In 2018, the UN International Maritime Organization sought a 50% reduction in commercial shipping’s greenhouse gas emissions by 2050. They aim to achieve this goal via decarbonization, which is the process of reducing carbon production via different methods.

Carbon emissions have increased significantly throughout the years due to unabated fossil fuel usage. This has led to widespread environmental damage and climate change.

The commercial shipping industry is one of the biggest contributors to this problem, as maritime transport accounts for up to 3% of global anthropogenic CO₂ emissions.

In order to achieve the IMO’s target, the industry will have to employ various strategies to meet the challenge. If you’re an insurance agent with a cargo shipowner for a client, having commercial marine insurance might not be enough. Knowing about this information is vital to understanding your client’s risks.

The cost of decarbonization for cargo ships

There are many ways the commercial shipping industry can reduce its carbon footprint and achieve the IMO’s target. One option is to utilize alternative fuels such as hydrogen and biofuels.

But while these options are arguably friendlier to the environment, they come with a hefty price tag: the possibility of bankrupting some ship owners. According to a Global Maritime Forum study, decarbonizing the global maritime fleet‒which includes land-based port and fuel infrastructure‒will cost $1.9 trillion over 20 or 30 years.

If your client is a cargo shipowner, it’s important to discuss the risks of decarbonization and how they can be mitigated. Decarbonization is necessary, but there are ways to do it without breaking the bank.

Commercial marine insurance

As you may know, insurance is vital for mitigating business risks. Commercial marine insurance can help protect your client’s investment in their cargo ships when they have to undergo decarbonization.

For example, if your client decides to invest in alternative fuels, they can purchase a policy that will cover the cost of damage if the fuel turns out to be faulty. Similarly, if your client’s cargo ship is damaged while docked at a port that is undergoing decarbonization, they can file a claim with their insurer.

The point is there are insurance solutions available to protect your clients as they implement decarbonization strategies. As their trusted insurance agent, it’s your job to ensure that they know all their options.

What are the risks of not decarbonizing?

Of course, there are risks involved with any business decision. But when it comes to decarbonization, hesitating can be riskier than taking action.

Commercial shipping companies that don’t decarbonize not only contribute to the planet’s environmental problems. They could also face the consequences of non-compliance with IMO regulations. This could lead to hefty fines representing a huge financial blow to some ship owners.

The last thing you’d probably want is for your clients to be hit with fines they can’t afford because they opted not to decarbonize. You should discuss this issue with your clients if they are on the fence about taking action.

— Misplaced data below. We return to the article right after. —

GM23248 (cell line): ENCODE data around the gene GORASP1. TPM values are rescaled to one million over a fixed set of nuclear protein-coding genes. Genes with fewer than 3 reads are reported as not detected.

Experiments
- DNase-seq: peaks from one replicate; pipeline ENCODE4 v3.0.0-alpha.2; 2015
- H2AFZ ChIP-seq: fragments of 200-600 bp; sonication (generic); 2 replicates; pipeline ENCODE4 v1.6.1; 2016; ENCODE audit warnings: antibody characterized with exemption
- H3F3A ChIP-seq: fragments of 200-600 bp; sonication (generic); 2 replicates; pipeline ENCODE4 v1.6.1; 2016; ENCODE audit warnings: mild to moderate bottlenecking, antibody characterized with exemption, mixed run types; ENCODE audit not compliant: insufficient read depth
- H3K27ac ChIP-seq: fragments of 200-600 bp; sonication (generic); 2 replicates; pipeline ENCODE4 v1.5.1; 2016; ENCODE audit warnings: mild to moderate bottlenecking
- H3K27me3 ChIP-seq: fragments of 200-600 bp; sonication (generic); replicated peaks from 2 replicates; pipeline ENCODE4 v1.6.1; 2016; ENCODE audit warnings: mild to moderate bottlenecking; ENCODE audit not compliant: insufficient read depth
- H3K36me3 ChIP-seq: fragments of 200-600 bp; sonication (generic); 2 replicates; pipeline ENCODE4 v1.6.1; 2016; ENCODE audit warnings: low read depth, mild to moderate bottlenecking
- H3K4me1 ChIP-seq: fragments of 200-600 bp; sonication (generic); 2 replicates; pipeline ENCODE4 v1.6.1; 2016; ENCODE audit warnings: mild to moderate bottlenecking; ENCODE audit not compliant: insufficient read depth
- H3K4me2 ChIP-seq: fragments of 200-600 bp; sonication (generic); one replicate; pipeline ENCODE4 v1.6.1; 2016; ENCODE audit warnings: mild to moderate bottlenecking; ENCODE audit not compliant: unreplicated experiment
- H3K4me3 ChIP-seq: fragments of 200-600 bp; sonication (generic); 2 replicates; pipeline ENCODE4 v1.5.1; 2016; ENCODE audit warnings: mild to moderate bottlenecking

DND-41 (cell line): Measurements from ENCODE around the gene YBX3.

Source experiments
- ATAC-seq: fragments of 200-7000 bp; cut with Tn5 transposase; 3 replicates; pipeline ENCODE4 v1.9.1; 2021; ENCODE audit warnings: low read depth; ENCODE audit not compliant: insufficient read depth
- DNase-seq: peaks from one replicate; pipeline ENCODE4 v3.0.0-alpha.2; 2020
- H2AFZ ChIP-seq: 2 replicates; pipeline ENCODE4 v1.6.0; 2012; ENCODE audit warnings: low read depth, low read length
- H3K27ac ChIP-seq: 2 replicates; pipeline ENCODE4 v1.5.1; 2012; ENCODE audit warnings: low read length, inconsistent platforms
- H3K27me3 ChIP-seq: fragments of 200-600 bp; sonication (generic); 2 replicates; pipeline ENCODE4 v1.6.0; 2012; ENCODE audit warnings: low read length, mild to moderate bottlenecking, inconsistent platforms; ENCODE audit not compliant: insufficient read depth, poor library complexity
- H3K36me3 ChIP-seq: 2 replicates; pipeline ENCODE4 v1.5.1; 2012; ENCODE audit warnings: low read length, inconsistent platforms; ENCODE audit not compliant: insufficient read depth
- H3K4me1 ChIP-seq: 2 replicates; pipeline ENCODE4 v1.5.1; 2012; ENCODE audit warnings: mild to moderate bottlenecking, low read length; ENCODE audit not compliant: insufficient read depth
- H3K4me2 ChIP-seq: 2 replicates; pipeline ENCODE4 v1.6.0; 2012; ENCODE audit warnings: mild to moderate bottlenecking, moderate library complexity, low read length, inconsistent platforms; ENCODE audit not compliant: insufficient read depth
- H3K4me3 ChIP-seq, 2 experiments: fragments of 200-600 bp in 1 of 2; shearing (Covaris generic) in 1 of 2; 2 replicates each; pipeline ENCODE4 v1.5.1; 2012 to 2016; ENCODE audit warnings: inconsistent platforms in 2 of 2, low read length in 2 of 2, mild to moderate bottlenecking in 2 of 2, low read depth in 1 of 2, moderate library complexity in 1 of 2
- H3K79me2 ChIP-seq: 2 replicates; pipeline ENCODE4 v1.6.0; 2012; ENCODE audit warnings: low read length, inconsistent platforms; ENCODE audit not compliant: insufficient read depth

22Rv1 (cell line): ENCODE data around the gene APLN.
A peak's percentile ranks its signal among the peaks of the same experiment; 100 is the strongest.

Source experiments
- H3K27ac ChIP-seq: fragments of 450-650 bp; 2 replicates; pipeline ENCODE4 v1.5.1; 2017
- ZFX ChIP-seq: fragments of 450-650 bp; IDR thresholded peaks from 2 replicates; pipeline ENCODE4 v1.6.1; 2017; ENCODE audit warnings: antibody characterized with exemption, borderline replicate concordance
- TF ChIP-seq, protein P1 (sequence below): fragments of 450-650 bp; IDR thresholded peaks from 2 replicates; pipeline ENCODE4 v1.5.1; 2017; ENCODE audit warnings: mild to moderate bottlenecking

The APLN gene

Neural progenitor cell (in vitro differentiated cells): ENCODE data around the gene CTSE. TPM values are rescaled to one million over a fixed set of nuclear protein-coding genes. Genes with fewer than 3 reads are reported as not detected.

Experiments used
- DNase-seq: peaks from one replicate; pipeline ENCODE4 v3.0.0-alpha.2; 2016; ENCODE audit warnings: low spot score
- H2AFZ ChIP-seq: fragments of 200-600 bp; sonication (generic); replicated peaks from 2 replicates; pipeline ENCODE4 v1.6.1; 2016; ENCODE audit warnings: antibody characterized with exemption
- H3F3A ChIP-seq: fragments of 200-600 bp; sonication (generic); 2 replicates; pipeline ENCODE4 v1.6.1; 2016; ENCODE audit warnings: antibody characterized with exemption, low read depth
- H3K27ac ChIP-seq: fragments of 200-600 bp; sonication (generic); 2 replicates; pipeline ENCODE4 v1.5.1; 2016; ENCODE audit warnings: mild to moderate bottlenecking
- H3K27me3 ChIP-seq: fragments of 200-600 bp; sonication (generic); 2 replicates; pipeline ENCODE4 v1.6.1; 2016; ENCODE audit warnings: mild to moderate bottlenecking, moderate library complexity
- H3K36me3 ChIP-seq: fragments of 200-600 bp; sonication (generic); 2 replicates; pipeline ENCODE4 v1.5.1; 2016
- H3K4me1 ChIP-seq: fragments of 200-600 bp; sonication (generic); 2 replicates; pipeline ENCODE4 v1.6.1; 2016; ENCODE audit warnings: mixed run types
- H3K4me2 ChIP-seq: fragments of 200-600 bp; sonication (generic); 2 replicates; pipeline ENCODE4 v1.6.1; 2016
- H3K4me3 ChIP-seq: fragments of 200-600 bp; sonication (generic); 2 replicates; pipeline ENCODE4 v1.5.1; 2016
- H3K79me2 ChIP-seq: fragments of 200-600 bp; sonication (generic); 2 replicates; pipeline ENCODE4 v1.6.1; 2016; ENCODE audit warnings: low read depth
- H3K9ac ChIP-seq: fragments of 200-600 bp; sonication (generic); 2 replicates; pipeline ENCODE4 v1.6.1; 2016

Ways to implement the IMO GHG strategy

A positive outcome of the 2020 talks was a more thorough evaluation of decarbonization solutions that the maritime shipping industry could use to lower carbon emissions. Fortunately, there are ways by which maritime freight transport firms could help achieve the IMO’s 50% target and satisfy regulators and shareholders.

  • Technological measures. These include utilizing low-sulfur fuel oil to improve fuel quality, shifting to other fuel alternatives, investing in cleaning equipment, and rethinking ship design. This last option is especially relevant for hull optimization or the utilization of kites to save on fuel.
  • Operational measures (fleet-related). Things like route planning, speed management, and voyage optimization could help improve safety and fuel efficiency.
  • Market-based measures. Companies could implement economic strategies such as incentives, taxes, and green shipping credits.
  • Behavioral measures (human-related). Improving seafarers and shore staff training could help ensure energy efficiency while onboard the vessel. Ship personnel could also be educated on how their daily actions impact the environment and what they can do to help reduce the ship’s carbon footprint.


It’s important to note that there is no “one size fits all” solution for decarbonization. The best way forward will vary from company to company, depending on their size, cargo type, and their destination routes.

However, one thing is certain: decarbonization is no longer a choice but a necessity. And the sooner commercial shipping companies take action, the better off they will be.

About Merrimac Marine Insurance

At Merrimac Marine, we are dedicated to providing insurance for the marine industry to protect your clients’ business and assets. For more information about our products and programs, contact our specialists today at (800) 681-1998.